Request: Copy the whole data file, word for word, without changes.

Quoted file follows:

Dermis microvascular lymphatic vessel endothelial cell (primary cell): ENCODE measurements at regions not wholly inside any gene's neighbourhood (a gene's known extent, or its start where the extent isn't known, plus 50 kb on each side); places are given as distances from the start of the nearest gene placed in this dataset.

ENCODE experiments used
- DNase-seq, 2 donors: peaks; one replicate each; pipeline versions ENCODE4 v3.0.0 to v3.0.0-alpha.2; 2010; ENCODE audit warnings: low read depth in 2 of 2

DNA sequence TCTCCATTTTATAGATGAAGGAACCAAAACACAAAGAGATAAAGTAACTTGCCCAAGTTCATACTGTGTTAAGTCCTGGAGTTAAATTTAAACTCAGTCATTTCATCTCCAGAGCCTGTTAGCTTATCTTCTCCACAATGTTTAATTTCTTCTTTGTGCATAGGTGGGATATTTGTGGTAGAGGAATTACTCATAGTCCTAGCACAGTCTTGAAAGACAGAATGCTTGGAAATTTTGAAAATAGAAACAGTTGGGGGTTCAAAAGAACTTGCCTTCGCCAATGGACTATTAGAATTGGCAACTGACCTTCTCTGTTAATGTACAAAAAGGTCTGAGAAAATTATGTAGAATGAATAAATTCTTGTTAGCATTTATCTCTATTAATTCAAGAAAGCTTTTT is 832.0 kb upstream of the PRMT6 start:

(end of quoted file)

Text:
Dermis microvascular lymphatic vessel endothelial cell (primary cell): ENCODE measurements at regions not wholly inside any gene's neighbourhood (a gene's known extent, or its start where the extent isn't known, plus 50 kb on each side); places are given as distances from the start of the nearest gene placed in this dataset.

ENCODE experiments used
- DNase-seq, 2 donors: peaks; one replicate each; pipeline versions ENCODE4 v3.0.0 to v3.0.0-alpha.2; 2010; ENCODE audit warnings: low read depth in 2 of 2

DNA sequence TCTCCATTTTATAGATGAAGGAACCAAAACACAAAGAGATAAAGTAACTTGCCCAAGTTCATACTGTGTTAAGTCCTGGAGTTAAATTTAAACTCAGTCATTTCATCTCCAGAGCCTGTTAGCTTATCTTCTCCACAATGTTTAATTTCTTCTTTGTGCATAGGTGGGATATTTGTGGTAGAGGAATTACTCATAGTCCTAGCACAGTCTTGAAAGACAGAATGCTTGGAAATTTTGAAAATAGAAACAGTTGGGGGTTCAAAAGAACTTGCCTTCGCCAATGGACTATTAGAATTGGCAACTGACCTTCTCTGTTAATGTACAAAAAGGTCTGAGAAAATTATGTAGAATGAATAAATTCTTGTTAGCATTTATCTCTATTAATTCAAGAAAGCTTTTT is 832.0 kb upstream of the PRMT6 start: